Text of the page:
PI3Ks (phosphoinositide 3-kinases) regulate diverse signalling pathways involved in growth, proliferation, survival, differentiation and metabolism. In T cells, PI3Ks can be activated by a number of different receptors, including the TcR (T cell receptor), co-stimulatory receptors, cytokine receptors and chemokine receptors. However, the specific roles of PI3Ks downstream of these receptors vary. An inactivating mutation in the leucocyte-specific PI3K isoform p110 δ results in impaired TcR-dependent proliferation under circumstances where CD28 co-stimulation is blocked or not required. Recruitment and activation of PI3K by CD28 promotes survival by inducing increased expression of Bcl-XL. However, CD28 engages additional signals that regulate proliferation and interleukin-2 production independently of PI3K. Thus a model emerges whereby PI3K is involved in both TcR and CD28 signalling, but each receptor may only exploit a subset of the signalling pathways potentially controlled by PI3K activation.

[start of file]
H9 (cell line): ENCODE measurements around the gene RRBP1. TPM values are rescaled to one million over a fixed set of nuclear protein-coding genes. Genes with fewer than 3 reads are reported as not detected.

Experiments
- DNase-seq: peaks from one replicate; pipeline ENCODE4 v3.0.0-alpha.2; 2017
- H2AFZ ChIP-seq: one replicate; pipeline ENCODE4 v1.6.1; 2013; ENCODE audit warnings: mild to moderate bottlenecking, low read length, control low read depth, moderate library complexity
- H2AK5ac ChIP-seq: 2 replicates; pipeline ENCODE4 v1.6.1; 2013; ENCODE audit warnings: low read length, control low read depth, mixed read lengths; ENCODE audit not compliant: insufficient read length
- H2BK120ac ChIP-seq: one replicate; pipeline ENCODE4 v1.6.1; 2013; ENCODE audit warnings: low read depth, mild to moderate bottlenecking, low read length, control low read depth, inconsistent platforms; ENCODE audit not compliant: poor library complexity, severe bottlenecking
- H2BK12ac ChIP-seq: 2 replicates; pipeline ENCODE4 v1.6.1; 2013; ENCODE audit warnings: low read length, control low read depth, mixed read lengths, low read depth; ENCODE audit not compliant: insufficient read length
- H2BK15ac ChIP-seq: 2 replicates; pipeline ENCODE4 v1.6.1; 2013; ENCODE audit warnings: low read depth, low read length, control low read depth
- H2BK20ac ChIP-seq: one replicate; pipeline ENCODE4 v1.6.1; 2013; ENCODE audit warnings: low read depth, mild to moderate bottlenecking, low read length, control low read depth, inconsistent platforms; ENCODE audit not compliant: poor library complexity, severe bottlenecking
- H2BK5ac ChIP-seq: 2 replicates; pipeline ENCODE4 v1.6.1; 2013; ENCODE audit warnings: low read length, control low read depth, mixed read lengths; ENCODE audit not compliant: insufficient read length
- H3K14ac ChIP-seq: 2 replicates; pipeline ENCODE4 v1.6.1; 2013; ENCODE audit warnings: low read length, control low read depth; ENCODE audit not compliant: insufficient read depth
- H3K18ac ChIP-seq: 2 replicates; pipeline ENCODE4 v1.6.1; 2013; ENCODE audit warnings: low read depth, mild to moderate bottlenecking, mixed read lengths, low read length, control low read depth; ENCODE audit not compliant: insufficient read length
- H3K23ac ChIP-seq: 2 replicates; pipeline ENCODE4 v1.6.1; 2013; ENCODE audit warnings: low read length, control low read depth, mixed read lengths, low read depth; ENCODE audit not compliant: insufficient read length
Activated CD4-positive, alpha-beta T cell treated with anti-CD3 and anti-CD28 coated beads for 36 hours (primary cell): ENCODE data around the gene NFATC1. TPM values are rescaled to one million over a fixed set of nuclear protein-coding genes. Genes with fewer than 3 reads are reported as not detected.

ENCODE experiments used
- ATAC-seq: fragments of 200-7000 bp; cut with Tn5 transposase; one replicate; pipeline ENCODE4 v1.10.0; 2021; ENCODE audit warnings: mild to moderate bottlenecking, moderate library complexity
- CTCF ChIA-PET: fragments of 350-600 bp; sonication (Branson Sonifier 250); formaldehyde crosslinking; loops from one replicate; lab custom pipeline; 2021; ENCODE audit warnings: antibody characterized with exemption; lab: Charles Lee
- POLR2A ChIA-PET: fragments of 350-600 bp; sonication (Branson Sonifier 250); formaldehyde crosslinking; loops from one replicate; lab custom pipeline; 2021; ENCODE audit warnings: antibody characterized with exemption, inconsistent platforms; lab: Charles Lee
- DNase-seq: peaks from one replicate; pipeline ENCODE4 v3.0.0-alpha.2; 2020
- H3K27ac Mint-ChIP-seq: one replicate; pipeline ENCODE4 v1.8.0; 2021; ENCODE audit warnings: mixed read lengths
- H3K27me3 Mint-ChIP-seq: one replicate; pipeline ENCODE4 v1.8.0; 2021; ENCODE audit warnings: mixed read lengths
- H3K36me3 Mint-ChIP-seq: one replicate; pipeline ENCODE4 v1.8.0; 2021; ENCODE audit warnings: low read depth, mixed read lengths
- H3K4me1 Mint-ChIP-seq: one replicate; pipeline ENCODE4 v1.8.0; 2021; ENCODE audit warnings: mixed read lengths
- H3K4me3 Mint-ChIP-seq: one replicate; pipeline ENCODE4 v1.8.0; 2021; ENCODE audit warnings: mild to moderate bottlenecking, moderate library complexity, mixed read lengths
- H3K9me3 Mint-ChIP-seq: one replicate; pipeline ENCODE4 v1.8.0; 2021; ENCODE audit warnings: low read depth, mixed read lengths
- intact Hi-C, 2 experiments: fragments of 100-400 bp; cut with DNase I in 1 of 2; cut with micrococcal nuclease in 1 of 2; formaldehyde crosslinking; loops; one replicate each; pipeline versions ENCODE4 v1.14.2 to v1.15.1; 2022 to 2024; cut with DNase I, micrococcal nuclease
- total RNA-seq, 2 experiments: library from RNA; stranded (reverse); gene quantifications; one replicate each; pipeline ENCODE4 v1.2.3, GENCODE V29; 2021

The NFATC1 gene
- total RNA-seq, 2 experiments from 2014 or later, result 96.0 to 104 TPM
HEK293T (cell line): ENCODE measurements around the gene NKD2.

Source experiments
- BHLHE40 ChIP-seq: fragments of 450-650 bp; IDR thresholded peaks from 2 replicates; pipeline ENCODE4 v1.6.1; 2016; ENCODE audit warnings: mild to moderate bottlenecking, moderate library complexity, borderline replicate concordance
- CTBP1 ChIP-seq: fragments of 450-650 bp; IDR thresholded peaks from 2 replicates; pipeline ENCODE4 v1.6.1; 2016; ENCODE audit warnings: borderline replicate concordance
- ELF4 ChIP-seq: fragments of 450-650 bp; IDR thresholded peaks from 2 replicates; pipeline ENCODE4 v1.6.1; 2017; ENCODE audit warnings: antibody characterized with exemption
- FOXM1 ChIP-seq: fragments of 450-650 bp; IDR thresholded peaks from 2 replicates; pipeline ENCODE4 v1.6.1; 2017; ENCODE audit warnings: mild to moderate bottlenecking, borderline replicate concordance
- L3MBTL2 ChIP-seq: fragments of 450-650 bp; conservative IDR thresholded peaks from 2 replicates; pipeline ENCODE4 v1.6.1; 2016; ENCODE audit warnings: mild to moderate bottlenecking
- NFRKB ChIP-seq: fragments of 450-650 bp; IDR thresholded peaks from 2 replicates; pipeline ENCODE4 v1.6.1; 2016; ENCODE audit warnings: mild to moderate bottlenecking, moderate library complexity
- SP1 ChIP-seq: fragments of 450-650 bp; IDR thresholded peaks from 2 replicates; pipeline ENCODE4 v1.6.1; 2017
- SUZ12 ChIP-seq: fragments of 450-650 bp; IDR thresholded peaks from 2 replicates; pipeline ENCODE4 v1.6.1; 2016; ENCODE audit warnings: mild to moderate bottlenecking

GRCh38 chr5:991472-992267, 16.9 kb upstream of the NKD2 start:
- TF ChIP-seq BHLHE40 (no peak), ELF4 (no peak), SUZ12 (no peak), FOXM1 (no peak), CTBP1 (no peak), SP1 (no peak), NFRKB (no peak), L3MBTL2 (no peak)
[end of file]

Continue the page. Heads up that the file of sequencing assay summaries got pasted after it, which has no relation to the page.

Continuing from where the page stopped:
- p110 Δ
- phosphoinositide 3-kinase (PI3K)
- T cell receptor
PI-3 Kinase in Signalling and Disease, a Biochemical Society Focused Meeting held at Novartis Horsham Research Centre, U.K., 11–12 November 2003
Abbreviations used: APC, antigen-presenting cell; GEF, guanine nucleotide exchange factor; LAT, linker for activation of T cells; PI3K, phosphoinositide 3-kinase; PKB, protein kinase B; PLC, phospholipase C; Pten, phosphatase and tensin homologue deleted on chromosome 10; SH2, Src homology 2; TcR, T cell receptor; TRIM, TcR-interacting molecule.
- © 2004 Biochemical Society